Liberty U – AVIA 305 Week 6 Essay
Southwest Airlines Flight 1248 landing accident (NTSB/AAB-06/03).
This essay will examine landing accident to Southwest Airlines Flight 1248 at Chicago O’Hare airport on December 8th 2005. A search of the NTSB accident/incident database reveals ten runway overrun accidents or incidents since 1982. The NTSB accident report highlights major systemic failures, which will be highlighted below.
Determination of Cause
The National Transportation Safety Board determined that the probable cause of this accident was the pilots’ failure to use available reverse thrust in a timely manner to safely slow or stop the airplane after landing, which resulted in a runway overrun. This failure occurred because the pilots’ first experience and lack of familiarity with the airplane’s autobrake system distracted them from thrust reverser usage during the challenging landing.
Contributory Causal Factors
The factors that contributed to the accident or contributed to the severity of the accident are:
- Failure to provide its pilots with clear and consistent guidance and training regarding company policies and procedures related to arrival landing distance calculations;
- Programming and design of an on board performance computer, which did not present inherent assumptions in the program critical to pilot decision-making;
- Plan to implement new autobrake procedures without a familiarization period;
- Failure to include a margin of safety in the arrival assessment to account for operational uncertainties;
- Pilots’ failure to divert to another airport given reports that included poor braking action and a tailwind component greater than 5 knots;
- Contributing to the severity of the accident was the absence of an engineering materials arresting system, which was needed because of the limited runway safety area beyond the departure end of runway 31C.
Under regulation in force at the time of the accident, air carriers were required to provide landing performance calculations prior to departure to ensure adequate landing distance considering aircraft weight, forecast weather and runway conditions, and the expected fuel burn en route. Less than half of the airlines required an arrival landing distance assessment using current data. However, Southwest required their pilots to perform an arrival assessment. The pilots carried out such an assessment using an onboard personal computer with data and algorithms provided by a third party vendor.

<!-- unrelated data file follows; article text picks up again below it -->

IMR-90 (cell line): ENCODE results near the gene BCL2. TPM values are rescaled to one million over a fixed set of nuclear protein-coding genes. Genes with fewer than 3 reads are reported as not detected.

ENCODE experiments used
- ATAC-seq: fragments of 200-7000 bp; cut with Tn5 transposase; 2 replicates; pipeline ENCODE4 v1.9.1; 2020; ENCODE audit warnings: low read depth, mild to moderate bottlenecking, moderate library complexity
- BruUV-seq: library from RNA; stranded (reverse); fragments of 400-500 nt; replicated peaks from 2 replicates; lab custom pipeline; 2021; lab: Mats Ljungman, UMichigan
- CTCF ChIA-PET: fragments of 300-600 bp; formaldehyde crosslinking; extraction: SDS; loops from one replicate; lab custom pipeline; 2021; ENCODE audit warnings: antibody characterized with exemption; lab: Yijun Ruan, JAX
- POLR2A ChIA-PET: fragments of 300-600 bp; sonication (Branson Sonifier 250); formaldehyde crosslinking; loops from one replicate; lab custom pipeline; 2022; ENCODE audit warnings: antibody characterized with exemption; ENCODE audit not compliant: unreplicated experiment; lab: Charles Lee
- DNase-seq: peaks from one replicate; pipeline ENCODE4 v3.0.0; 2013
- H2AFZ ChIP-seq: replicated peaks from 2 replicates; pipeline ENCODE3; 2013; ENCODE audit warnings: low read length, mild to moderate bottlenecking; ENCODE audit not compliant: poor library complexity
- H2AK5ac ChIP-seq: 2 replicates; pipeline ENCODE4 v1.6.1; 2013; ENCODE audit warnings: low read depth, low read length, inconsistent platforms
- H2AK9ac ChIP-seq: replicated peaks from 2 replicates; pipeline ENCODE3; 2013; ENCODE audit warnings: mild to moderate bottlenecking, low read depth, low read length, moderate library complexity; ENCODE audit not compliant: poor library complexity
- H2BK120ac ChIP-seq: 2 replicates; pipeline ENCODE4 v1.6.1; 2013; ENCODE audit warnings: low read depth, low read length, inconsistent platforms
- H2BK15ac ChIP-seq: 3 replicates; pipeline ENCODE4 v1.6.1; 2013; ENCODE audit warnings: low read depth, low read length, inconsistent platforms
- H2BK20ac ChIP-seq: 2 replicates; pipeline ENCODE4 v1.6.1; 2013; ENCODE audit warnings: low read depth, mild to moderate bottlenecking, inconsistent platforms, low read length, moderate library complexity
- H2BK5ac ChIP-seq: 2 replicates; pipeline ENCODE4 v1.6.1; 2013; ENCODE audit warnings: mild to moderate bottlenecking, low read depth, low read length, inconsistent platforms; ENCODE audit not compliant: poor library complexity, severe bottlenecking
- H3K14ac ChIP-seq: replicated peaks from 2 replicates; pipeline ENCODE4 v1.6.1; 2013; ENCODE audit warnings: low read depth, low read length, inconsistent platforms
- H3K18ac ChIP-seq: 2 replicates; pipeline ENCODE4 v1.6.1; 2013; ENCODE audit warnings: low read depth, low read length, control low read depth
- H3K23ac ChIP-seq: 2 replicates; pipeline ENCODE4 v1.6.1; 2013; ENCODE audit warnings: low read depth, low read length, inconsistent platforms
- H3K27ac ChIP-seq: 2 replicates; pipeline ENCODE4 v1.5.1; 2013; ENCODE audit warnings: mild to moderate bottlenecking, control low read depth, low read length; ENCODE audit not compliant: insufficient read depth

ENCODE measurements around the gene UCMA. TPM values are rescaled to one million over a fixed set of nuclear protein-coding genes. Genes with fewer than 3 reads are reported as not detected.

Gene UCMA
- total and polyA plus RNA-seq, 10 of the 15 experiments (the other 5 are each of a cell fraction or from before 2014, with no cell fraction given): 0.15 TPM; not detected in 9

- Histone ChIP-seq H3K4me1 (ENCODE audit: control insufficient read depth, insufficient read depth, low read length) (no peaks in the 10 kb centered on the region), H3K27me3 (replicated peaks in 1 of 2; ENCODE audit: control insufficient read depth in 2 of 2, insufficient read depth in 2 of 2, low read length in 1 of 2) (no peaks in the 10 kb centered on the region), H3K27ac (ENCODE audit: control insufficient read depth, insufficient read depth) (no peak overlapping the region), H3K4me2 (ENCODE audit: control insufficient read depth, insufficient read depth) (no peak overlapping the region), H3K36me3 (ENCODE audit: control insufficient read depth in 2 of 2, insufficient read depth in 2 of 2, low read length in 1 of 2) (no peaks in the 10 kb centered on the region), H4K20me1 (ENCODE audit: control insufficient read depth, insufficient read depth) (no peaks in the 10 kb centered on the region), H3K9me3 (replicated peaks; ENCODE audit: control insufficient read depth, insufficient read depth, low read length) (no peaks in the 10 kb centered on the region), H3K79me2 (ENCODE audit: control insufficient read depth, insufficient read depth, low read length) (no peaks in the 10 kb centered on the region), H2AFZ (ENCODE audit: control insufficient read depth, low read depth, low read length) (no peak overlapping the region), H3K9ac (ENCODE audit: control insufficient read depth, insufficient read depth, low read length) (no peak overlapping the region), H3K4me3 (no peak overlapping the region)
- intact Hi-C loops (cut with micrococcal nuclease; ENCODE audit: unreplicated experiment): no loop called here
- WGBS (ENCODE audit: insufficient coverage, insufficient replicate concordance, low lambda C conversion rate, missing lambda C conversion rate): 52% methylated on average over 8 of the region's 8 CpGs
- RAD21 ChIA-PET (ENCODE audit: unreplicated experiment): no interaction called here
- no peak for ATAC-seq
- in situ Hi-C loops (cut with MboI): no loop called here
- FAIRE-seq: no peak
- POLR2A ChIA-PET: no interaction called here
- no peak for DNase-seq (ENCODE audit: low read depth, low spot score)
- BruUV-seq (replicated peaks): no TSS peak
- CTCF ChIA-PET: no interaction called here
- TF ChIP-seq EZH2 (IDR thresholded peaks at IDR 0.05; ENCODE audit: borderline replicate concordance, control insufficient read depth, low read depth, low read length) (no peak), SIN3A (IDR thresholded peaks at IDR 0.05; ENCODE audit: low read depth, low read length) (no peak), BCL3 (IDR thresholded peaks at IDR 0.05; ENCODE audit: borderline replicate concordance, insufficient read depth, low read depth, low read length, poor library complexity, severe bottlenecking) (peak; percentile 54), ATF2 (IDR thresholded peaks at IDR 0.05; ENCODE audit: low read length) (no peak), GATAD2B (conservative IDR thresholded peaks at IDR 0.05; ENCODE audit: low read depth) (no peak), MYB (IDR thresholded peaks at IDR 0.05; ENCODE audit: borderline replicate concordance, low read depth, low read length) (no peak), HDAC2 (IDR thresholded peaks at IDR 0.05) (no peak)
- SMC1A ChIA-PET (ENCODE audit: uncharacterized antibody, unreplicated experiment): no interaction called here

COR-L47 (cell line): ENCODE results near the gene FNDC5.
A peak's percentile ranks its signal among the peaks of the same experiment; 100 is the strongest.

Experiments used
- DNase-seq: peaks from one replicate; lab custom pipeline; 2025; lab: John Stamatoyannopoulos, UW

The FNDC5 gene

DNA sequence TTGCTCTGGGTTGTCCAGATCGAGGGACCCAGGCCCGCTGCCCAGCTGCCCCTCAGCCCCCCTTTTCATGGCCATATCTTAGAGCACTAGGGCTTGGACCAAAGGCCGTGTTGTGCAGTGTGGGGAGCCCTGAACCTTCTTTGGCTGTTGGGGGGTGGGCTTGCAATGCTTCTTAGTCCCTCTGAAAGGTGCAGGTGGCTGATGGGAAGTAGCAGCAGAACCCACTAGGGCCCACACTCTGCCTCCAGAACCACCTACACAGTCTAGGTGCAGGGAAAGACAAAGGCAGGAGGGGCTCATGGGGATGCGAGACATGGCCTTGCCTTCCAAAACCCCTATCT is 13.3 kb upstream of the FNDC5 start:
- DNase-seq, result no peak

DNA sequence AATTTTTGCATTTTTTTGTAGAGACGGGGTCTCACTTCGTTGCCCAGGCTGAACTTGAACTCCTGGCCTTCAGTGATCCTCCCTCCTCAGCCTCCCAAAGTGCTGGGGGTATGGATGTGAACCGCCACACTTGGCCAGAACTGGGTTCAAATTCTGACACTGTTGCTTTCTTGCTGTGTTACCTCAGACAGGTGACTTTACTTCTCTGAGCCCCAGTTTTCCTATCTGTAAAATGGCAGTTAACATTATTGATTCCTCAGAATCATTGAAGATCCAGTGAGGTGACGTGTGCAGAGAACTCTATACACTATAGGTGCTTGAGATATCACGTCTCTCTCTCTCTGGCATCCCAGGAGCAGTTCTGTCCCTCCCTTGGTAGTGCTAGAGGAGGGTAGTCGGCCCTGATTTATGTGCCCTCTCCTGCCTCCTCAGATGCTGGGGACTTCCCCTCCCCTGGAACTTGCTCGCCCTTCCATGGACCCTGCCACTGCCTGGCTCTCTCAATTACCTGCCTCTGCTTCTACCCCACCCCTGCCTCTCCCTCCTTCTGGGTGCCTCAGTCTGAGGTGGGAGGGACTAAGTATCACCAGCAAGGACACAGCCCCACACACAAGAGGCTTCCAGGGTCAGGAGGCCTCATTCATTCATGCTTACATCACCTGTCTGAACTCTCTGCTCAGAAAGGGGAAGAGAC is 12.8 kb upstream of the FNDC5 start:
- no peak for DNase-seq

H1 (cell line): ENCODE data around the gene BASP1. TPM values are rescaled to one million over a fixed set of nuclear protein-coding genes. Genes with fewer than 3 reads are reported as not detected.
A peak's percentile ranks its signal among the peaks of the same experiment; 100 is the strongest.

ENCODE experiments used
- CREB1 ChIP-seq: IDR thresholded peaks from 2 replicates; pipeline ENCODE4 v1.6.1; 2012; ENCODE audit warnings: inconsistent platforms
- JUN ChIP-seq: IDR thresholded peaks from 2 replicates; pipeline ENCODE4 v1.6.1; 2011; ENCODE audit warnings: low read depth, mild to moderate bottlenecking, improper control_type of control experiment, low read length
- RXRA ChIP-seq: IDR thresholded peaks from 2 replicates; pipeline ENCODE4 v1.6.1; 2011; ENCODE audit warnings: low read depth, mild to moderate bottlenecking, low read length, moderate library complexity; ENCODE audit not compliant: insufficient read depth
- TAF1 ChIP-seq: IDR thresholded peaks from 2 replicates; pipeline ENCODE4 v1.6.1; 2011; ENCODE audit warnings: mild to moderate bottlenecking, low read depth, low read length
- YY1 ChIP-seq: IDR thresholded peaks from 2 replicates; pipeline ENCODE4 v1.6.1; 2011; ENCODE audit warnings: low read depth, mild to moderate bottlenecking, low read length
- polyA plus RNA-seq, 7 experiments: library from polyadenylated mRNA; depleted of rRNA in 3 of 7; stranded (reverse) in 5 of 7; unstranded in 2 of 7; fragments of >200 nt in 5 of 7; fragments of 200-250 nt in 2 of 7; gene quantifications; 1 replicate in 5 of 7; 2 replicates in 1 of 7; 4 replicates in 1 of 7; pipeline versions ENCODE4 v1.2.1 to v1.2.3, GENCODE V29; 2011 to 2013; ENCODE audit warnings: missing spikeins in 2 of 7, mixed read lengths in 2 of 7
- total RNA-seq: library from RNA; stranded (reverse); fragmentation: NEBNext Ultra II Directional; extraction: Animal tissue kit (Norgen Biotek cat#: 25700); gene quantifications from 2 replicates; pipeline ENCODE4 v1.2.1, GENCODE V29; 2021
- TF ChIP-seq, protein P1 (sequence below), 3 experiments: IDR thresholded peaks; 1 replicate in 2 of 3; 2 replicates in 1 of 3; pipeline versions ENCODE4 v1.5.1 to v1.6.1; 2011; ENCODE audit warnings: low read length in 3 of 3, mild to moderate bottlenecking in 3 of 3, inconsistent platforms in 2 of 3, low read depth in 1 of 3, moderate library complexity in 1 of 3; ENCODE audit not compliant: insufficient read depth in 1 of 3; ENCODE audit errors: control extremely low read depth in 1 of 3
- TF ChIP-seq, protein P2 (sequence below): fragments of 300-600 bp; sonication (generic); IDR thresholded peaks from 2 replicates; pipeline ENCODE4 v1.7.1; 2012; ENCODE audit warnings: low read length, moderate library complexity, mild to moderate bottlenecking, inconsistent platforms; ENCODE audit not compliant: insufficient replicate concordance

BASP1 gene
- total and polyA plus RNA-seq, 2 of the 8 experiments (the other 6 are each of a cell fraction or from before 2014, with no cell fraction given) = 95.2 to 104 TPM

However, critical assumptions, specifically the tailwind component of 8 knots, was not used by the computer, inserting the 5 knot tailwind limit imposed in the Flight Operations Manual (FOM). In addition the FOM required pilots to use the worse of mixed runway conditions, as in this case… fair/poor.
Taking all the above critical data into account the pilots were required to divert to an alternate and failed to do so. It must be noted that five similar airliners, some Southwest Airlines operated, had landed safely prior to the accident aircraft.
Conduct of the landing.
Neither pilot had used autobrake, although they had completed ground training. They discussed the autobrake during the approach briefing phase of flight, and clearly were aware of its use. However, after a seemingly normal if fast approach due to the 8-knot tailwind, and after a firm touchdown, the flying pilot failed to engage reverse thrust being concerned with the performance of the brakes. He elected to use manual braking and applied full brake pressure. It was some 15 seconds after touchdown that the monitoring pilot noticed the lack of reverse thrust, and he removed the captain’s hand from the engine levers and selected full reverse thrust. Both full reverse thrust and full wheel braking were applied from then on.
Using all available data, and analyzing the flight data recorder, manufacturer’s landing data, and the reported runway conditions worst case of poor, it is true that a safe landing could have been performed.
This was an avoidable accident.
Poor regulation, poor operational procedures, poor training, inadequate computer display of critical information, confusion amongst pilots as to the significance of landing performance calculations, ignorance of published company procedures, and introduction of autobrake without familiarization all contributed to this accident. Had any one of those factors been correct at the time of this accident, it is entirely possible that one of the links in the chain of events could bave been broken, thus preventing such a tragedy.